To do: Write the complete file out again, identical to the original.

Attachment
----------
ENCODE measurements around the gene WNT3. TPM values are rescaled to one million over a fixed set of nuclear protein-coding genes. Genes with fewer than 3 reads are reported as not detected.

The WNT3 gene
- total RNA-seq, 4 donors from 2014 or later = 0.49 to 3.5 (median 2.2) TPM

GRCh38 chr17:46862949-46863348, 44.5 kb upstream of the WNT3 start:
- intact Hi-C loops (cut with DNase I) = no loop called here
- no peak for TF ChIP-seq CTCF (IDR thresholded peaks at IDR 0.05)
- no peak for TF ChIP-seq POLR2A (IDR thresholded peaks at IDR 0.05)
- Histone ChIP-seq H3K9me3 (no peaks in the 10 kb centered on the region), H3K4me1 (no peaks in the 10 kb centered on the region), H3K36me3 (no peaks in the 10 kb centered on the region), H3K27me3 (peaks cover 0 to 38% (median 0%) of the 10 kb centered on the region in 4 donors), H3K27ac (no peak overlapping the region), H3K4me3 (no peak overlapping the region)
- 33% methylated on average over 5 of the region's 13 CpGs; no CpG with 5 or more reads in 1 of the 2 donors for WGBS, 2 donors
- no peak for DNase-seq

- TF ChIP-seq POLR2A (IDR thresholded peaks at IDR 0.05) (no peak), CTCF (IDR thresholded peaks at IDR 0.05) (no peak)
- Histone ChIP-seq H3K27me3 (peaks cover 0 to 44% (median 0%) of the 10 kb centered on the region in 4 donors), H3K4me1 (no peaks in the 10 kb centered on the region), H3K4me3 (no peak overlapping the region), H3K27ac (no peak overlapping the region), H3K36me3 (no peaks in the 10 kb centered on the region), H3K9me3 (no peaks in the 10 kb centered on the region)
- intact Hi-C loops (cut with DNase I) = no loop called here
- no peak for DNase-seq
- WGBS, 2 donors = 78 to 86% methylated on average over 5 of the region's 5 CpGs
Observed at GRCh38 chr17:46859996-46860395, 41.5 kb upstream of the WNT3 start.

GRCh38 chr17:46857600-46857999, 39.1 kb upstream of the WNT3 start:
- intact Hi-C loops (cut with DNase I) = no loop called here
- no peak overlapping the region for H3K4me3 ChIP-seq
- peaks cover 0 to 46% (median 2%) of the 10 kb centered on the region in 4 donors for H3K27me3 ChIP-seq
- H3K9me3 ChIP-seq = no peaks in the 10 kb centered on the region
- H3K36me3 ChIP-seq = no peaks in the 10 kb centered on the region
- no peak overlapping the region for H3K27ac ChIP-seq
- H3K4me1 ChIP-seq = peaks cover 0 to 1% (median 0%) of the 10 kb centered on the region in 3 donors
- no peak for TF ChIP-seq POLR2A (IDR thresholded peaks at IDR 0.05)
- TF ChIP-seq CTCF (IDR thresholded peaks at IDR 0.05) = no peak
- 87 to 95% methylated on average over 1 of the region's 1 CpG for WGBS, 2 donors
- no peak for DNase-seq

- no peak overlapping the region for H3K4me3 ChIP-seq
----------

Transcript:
ENCODE measurements around the gene WNT3. TPM values are rescaled to one million over a fixed set of nuclear protein-coding genes. Genes with fewer than 3 reads are reported as not detected.

The WNT3 gene
- total RNA-seq, 4 donors from 2014 or later = 0.49 to 3.5 (median 2.2) TPM

GRCh38 chr17:46862949-46863348, 44.5 kb upstream of the WNT3 start:
- intact Hi-C loops (cut with DNase I) = no loop called here
- no peak for TF ChIP-seq CTCF (IDR thresholded peaks at IDR 0.05)
- no peak for TF ChIP-seq POLR2A (IDR thresholded peaks at IDR 0.05)
- Histone ChIP-seq H3K9me3 (no peaks in the 10 kb centered on the region), H3K4me1 (no peaks in the 10 kb centered on the region), H3K36me3 (no peaks in the 10 kb centered on the region), H3K27me3 (peaks cover 0 to 38% (median 0%) of the 10 kb centered on the region in 4 donors), H3K27ac (no peak overlapping the region), H3K4me3 (no peak overlapping the region)
- 33% methylated on average over 5 of the region's 13 CpGs; no CpG with 5 or more reads in 1 of the 2 donors for WGBS, 2 donors
- no peak for DNase-seq

- TF ChIP-seq POLR2A (IDR thresholded peaks at IDR 0.05) (no peak), CTCF (IDR thresholded peaks at IDR 0.05) (no peak)
- Histone ChIP-seq H3K27me3 (peaks cover 0 to 44% (median 0%) of the 10 kb centered on the region in 4 donors), H3K4me1 (no peaks in the 10 kb centered on the region), H3K4me3 (no peak overlapping the region), H3K27ac (no peak overlapping the region), H3K36me3 (no peaks in the 10 kb centered on the region), H3K9me3 (no peaks in the 10 kb centered on the region)
- intact Hi-C loops (cut with DNase I) = no loop called here
- no peak for DNase-seq
- WGBS, 2 donors = 78 to 86% methylated on average over 5 of the region's 5 CpGs
Observed at GRCh38 chr17:46859996-46860395, 41.5 kb upstream of the WNT3 start.

GRCh38 chr17:46857600-46857999, 39.1 kb upstream of the WNT3 start:
- intact Hi-C loops (cut with DNase I) = no loop called here
- no peak overlapping the region for H3K4me3 ChIP-seq
- peaks cover 0 to 46% (median 2%) of the 10 kb centered on the region in 4 donors for H3K27me3 ChIP-seq
- H3K9me3 ChIP-seq = no peaks in the 10 kb centered on the region
- H3K36me3 ChIP-seq = no peaks in the 10 kb centered on the region
- no peak overlapping the region for H3K27ac ChIP-seq
- H3K4me1 ChIP-seq = peaks cover 0 to 1% (median 0%) of the 10 kb centered on the region in 3 donors
- no peak for TF ChIP-seq POLR2A (IDR thresholded peaks at IDR 0.05)
- TF ChIP-seq CTCF (IDR thresholded peaks at IDR 0.05) = no peak
- 87 to 95% methylated on average over 1 of the region's 1 CpG for WGBS, 2 donors
- no peak for DNase-seq

- no peak overlapping the region for H3K4me3 ChIP-seq